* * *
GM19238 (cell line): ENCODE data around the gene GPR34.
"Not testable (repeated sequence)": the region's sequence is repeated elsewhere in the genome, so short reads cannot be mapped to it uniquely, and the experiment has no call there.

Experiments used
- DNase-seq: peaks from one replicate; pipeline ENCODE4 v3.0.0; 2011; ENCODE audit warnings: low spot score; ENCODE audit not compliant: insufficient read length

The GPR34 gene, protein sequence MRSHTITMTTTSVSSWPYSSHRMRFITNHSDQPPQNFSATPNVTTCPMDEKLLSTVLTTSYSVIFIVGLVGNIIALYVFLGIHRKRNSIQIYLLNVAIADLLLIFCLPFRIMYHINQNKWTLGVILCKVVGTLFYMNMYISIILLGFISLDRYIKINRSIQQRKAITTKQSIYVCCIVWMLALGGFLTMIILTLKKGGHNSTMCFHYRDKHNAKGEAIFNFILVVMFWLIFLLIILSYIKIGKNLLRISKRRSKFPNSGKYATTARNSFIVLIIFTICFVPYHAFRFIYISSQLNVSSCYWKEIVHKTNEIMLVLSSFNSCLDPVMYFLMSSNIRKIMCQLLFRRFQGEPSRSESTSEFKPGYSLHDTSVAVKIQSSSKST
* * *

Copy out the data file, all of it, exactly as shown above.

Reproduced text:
GM19238 (cell line): ENCODE data around the gene GPR34.
"Not testable (repeated sequence)": the region's sequence is repeated elsewhere in the genome, so short reads cannot be mapped to it uniquely, and the experiment has no call there.

Experiments used
- DNase-seq: peaks from one replicate; pipeline ENCODE4 v3.0.0; 2011; ENCODE audit warnings: low spot score; ENCODE audit not compliant: insufficient read length

The GPR34 gene, protein sequence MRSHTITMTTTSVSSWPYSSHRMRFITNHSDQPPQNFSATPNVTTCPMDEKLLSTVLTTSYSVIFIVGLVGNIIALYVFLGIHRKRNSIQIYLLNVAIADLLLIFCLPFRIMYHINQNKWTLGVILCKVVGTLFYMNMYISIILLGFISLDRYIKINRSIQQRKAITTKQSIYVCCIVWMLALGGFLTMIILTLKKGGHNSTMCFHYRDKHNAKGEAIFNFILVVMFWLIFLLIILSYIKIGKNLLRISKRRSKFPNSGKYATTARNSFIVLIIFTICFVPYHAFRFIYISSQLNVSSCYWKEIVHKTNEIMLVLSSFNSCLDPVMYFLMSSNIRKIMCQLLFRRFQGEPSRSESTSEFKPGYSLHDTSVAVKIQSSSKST